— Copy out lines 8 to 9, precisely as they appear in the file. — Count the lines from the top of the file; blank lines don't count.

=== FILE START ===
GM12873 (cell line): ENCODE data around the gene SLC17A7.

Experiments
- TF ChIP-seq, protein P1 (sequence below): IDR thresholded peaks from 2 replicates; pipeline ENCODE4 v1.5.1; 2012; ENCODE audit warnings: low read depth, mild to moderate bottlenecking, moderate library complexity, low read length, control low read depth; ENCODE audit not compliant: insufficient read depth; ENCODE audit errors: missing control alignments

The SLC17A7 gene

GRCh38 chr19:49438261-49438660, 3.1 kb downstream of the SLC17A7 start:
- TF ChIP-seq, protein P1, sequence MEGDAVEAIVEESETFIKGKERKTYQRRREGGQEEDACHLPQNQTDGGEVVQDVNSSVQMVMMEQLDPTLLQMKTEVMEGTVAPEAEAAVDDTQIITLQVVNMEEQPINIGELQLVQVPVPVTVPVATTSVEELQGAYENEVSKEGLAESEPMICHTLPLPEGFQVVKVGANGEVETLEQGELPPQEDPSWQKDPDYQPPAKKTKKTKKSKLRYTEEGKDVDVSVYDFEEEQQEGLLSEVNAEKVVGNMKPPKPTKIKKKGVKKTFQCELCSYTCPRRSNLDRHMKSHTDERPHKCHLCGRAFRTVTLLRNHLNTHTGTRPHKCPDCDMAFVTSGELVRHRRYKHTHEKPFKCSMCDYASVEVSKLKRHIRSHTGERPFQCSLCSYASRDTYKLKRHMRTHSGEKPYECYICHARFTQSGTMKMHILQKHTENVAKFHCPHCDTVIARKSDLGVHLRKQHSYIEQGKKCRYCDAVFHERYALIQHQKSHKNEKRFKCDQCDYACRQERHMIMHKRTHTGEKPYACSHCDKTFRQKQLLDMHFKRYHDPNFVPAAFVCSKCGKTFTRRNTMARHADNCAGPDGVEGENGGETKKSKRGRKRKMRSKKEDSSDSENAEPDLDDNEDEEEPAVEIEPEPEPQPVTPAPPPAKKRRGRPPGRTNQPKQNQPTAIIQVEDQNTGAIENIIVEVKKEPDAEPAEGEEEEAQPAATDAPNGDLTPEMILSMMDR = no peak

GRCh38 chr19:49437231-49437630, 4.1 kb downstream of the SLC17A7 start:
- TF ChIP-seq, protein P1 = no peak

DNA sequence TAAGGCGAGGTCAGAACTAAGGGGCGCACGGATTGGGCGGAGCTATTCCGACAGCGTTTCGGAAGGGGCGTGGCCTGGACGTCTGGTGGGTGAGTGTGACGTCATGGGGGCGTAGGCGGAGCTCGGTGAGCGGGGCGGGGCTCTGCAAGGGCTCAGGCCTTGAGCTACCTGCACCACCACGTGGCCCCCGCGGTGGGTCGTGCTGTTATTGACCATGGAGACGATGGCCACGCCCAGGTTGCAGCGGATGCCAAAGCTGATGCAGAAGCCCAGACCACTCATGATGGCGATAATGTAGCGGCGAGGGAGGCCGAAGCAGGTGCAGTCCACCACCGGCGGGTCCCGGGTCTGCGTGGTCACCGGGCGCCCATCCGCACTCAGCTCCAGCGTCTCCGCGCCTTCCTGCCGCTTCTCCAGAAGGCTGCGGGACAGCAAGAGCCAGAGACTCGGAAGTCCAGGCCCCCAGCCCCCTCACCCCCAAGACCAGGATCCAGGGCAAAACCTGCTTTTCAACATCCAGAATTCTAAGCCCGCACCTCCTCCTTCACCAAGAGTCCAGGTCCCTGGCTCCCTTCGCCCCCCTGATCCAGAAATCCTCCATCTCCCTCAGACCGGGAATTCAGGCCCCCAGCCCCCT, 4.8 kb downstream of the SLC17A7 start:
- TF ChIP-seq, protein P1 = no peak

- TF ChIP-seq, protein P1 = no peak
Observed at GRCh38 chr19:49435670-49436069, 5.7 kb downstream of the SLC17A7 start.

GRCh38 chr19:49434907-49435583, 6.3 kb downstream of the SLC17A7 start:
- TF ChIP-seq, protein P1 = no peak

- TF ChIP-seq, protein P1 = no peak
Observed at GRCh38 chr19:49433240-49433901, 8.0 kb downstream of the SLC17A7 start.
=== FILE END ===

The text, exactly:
- TF ChIP-seq, protein P1 = no peak

DNA sequence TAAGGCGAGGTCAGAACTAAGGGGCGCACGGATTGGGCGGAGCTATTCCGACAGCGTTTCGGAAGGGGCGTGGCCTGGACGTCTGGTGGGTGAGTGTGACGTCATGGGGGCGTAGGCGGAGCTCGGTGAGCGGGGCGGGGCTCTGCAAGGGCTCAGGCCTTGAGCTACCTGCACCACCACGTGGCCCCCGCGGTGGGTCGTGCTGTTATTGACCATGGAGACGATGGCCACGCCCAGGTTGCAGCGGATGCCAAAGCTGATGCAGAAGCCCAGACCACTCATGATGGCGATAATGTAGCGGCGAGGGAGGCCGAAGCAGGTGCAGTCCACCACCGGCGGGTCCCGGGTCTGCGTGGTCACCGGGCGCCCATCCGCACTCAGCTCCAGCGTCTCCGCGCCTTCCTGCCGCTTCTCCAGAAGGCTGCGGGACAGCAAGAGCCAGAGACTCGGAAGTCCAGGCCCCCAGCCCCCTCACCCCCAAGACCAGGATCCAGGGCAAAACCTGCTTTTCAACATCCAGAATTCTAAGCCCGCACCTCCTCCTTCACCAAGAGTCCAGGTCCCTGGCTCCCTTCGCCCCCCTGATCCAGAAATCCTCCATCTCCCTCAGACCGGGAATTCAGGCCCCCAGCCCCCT, 4.8 kb downstream of the SLC17A7 start: